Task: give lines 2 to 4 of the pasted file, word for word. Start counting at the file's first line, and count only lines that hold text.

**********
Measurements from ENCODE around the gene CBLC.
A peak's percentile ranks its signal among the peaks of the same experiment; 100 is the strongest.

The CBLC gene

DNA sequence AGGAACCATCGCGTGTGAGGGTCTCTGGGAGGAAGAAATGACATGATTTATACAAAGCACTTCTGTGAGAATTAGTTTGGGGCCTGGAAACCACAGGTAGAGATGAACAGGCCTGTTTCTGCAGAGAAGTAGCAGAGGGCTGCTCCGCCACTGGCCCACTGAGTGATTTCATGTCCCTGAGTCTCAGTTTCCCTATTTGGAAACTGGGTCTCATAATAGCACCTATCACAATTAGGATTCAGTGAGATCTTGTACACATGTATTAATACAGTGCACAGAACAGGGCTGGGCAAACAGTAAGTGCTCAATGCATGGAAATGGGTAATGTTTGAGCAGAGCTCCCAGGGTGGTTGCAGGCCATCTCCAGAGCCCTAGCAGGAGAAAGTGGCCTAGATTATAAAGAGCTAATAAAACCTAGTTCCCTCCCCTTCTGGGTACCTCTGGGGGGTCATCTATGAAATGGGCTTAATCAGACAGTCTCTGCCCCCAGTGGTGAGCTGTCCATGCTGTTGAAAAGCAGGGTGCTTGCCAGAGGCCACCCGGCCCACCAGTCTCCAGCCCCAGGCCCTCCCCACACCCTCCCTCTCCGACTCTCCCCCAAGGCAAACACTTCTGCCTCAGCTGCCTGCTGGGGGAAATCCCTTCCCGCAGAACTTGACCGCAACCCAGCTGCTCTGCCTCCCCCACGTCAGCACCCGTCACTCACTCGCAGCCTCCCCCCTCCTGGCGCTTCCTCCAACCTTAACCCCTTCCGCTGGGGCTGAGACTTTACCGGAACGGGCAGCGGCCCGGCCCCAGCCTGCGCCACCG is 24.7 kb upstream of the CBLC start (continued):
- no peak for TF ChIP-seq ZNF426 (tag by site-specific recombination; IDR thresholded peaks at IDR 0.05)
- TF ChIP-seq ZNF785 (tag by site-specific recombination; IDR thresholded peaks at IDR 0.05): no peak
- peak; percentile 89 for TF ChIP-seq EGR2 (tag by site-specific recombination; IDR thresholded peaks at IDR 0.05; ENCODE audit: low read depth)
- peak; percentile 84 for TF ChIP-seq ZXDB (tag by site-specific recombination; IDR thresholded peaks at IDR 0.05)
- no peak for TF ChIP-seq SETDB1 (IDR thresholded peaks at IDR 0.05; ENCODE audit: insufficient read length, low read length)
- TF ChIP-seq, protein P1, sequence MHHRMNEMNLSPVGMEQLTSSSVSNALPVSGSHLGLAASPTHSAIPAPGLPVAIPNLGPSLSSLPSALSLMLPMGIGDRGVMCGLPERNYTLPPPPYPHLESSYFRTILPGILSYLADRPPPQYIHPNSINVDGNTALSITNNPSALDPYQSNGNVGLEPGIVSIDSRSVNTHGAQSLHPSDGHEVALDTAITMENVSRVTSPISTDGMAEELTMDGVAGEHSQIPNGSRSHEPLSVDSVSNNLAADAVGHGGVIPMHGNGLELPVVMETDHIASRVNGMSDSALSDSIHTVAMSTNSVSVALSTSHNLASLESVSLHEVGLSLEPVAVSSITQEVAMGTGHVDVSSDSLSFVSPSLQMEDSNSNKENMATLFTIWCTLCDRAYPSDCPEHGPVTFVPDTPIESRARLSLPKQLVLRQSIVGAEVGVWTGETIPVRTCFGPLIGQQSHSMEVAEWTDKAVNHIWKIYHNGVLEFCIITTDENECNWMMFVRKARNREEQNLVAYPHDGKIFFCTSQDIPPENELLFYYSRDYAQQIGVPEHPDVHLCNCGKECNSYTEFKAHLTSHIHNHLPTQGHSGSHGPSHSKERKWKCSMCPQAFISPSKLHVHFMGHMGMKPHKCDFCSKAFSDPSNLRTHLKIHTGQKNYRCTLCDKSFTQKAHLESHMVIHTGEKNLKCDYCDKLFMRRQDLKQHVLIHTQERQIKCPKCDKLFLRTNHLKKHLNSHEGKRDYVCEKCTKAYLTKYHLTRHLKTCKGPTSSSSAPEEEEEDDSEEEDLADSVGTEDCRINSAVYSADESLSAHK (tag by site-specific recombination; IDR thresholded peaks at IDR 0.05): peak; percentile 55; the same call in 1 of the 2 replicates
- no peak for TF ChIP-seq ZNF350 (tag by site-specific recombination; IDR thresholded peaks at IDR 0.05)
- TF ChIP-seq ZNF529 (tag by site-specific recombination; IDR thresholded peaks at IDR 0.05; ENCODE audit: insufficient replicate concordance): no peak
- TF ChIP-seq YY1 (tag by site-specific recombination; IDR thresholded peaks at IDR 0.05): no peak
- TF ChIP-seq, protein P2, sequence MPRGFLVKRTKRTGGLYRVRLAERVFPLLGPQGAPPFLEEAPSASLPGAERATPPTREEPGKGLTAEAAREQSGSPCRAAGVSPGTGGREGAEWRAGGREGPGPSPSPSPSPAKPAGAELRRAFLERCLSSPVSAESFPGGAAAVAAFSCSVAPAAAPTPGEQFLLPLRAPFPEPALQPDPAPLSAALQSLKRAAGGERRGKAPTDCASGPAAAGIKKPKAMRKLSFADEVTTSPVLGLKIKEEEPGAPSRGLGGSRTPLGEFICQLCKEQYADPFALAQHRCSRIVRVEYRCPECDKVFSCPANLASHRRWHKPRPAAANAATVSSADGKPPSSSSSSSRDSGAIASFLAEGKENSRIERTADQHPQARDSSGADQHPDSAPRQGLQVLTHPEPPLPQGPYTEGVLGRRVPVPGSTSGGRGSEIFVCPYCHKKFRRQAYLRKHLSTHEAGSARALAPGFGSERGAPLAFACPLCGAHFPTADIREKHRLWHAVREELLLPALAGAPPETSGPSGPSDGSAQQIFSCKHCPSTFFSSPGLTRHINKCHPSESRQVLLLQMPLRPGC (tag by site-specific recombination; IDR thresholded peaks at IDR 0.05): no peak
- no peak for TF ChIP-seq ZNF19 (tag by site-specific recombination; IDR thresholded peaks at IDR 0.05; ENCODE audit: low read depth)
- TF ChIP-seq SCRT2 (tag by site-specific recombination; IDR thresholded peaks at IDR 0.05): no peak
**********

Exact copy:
A peak's percentile ranks its signal among the peaks of the same experiment; 100 is the strongest.

The CBLC gene

DNA sequence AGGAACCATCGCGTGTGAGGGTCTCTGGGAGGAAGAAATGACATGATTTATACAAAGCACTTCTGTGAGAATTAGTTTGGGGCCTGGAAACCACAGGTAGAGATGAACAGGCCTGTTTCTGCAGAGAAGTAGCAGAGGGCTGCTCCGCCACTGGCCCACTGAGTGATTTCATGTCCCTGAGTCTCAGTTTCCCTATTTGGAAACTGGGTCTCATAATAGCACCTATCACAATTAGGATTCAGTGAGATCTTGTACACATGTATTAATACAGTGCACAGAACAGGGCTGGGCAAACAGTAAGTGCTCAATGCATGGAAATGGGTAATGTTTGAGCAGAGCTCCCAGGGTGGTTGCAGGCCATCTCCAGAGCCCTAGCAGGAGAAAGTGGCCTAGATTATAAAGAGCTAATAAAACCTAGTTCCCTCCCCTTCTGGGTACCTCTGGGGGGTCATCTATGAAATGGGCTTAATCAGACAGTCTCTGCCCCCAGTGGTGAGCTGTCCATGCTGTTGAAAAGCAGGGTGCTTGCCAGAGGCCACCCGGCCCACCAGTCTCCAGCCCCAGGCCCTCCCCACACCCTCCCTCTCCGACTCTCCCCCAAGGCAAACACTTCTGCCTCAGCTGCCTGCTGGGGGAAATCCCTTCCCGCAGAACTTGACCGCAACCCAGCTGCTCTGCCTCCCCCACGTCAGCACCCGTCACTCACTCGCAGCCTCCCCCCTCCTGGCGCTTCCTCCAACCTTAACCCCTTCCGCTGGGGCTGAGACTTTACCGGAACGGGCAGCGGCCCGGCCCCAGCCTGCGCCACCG is 24.7 kb upstream of the CBLC start (continued):